5 Key Takeaways from Founders Dinner with David Hoffman

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AAEAAQAAAAAAAAPdAAAAJDlhMmE4MzMxLWEyNTItNDMzOC1iOTg4LTRlNGZlNzhkMGUyZAOn Monday, June 13th, Next Big Sound Cofounder and Head of Product David Hoffman came to talk to our accelerator teams at our weekly Founders Dinner. Next Big Sound is the leading provider of online music analytics and insights, tracking hundreds of thousands of artists around the world. They analyze the popularity of artists, comparing them to a benchmark set by artists of a similar level of recognition. They then use this to predict how they will perform and answer their root question, “How does a band become famous?” Based in New York City, Next Big Sound was launched in 2009 and acquired in the summer of 2015 by Pandora. It was named the most innovative company in the music industry and one of the top 50 most innovative companies overall by Fast Company. Here are some key takeaways from David’s talk with our founders.

  1. People make the idea work, not the other way around

A common theme among successful startup investors is that they invest in people. Great ideas are a dime a dozen, but people who are capable and driven enough to turn those ideas into a reality are a rarity. When David and his cofounders showed up to the TechStars accelerator in 2009, they had just decided to completely scrap their original idea that got them into the program in the first place. They were afraid the program leaders would boot them out of the program, but instead they said, “We invest in people, not ideas.” A once in a generation idea is great, but every founder must know that if they aren’t fully committed to the process and driven to action then they won’t be successful. On the other hand, those who possess these qualities can achieve success, even if their original idea falls flat.

  1. Find a problem to solve, and go solve it

When the Next Big Sound founders were first starting their business they wanted to answer one question: how does a band become famous? It took them a while, but every time their idea failed they went back to that original question, and eventually began to uncover the answer. They saw that the music industry was progressing to the online space and designed software to track online listeners and compile it in a database that record labels could use to easily evaluate talent. They found an area in which the industry was lacking and they came up with a solution. Your startup must solve a real, measurable problem in order to find success.

  1. Choose your team carefully

David counseled the same caution in picking team members as Brad Silver did a few weeks ago in his Founders Dinner talk. “Hire slow, fire fast.” If you don’t follow this policy you can end up with a couple of bad eggs infecting your company’s culture, as Next Big Sound experienced. They learned from their mistakes, however, and are now more cautious when hiring. They also feature a constantly evolving company culture handbook that allows for employee P1160751input and suggestions.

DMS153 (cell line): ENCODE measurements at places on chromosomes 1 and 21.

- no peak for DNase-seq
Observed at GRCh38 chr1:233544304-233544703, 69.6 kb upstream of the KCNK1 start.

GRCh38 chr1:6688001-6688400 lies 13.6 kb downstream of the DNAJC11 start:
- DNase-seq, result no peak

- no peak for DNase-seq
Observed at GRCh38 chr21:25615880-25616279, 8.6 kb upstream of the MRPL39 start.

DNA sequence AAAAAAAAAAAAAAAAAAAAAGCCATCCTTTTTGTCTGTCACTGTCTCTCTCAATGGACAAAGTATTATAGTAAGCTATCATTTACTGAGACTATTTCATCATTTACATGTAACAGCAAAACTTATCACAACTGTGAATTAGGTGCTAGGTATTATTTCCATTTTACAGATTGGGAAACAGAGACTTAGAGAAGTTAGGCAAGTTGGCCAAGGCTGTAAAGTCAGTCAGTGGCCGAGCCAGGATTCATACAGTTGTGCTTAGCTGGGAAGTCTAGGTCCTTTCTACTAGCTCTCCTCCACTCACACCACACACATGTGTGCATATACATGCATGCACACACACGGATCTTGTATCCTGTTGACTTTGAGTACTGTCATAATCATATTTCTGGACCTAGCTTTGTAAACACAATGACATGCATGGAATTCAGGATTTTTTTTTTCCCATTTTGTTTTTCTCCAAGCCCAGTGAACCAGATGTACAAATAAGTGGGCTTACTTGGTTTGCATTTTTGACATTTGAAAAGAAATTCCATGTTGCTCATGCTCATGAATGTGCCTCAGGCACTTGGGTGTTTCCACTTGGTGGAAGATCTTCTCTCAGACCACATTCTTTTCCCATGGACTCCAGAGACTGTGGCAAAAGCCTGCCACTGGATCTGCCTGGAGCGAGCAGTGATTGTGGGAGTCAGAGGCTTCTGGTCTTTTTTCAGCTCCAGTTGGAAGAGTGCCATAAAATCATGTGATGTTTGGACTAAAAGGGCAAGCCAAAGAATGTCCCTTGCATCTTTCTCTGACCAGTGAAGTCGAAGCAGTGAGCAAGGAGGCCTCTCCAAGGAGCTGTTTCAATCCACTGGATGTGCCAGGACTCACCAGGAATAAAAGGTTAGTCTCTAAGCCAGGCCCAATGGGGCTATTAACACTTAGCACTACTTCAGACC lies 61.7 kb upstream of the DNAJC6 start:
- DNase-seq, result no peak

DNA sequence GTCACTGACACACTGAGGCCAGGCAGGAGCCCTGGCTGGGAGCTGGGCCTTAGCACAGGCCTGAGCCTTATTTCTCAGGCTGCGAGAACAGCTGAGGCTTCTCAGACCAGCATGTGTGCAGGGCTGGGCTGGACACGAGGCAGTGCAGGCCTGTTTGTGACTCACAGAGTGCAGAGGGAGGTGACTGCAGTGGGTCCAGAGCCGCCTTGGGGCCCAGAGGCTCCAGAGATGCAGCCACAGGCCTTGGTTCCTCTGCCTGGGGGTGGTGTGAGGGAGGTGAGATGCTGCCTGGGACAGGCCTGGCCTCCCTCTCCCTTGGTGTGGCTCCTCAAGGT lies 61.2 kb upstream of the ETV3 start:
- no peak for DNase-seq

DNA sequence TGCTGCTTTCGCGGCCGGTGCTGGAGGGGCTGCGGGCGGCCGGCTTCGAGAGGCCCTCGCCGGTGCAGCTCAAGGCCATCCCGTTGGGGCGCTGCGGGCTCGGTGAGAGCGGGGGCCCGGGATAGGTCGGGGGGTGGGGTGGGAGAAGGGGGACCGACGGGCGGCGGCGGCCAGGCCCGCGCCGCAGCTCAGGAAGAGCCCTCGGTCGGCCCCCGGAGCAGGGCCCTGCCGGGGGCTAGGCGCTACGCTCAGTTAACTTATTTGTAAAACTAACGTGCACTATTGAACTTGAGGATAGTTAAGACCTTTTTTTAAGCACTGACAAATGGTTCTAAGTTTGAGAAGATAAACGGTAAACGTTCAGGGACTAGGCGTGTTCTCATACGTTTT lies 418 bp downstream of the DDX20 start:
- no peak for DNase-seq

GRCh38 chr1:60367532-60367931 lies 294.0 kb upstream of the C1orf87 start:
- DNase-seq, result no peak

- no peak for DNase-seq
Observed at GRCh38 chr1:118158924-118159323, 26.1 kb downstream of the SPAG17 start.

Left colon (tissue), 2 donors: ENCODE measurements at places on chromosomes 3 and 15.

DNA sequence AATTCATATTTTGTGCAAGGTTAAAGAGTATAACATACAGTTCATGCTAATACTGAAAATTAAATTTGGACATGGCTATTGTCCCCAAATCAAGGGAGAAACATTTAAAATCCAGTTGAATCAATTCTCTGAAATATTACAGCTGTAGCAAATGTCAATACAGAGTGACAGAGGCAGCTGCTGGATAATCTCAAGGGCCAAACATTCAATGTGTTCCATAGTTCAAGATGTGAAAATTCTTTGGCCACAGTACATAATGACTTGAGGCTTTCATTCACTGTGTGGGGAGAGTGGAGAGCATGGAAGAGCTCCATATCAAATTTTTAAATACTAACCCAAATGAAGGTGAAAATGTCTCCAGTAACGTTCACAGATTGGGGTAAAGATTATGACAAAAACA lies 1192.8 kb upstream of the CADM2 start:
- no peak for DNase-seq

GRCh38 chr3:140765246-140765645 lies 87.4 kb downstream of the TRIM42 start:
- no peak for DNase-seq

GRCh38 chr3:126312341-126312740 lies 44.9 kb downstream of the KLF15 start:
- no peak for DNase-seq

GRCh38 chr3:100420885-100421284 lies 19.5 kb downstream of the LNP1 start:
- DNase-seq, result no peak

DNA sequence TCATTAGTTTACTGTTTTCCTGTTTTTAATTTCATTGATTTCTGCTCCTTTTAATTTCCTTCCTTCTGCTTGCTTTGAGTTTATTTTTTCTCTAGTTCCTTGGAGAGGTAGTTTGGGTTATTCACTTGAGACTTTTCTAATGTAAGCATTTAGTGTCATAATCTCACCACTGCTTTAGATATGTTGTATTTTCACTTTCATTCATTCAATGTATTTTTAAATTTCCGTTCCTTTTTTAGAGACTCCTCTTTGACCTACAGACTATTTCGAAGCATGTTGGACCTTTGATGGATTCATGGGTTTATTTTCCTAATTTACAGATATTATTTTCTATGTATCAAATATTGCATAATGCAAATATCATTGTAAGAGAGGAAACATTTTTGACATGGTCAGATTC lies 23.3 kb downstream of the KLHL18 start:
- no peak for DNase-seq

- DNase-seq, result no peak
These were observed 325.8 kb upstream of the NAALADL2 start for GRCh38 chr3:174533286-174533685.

1. Know when to pivot

Another echo of Mr. Silver’s talk, David stressed that you must be willing to completely change your business if it isn’t working. He described the first idea he and his cofounders had as “fantasy football for music”. Not surprisingly, this failed, but they quickly realized their mistake and were willing to switch paths. They had to go through this recycling process multiple times until they found out what worked. If your idea isn’t working, let it go.

  1. Failure is a part of the process

“You’re going to try a lot of things and they’re not going to work, and that’s okay. As long as you’re persistent and stick with what you believe in, something great will happen.” When starting a business, you must be accepting of failure. In order to find out what works, you first have to find out what doesn’t work. Take every failure as a learning opportunity. The Next Big Sound founders were dedicated to the music industry and making an impact within it, and they didn’t let their failures sway them from their true passion. You must be willing to evolve while also sticking with your foundational values and beliefs. It’s a difficult, yet necessary balance to maintain.


Grant Hechinger is a Start Co. Summer Associate and a rising senior at Rhodes College. He can be reached at grant.hechinger@neverstop.co.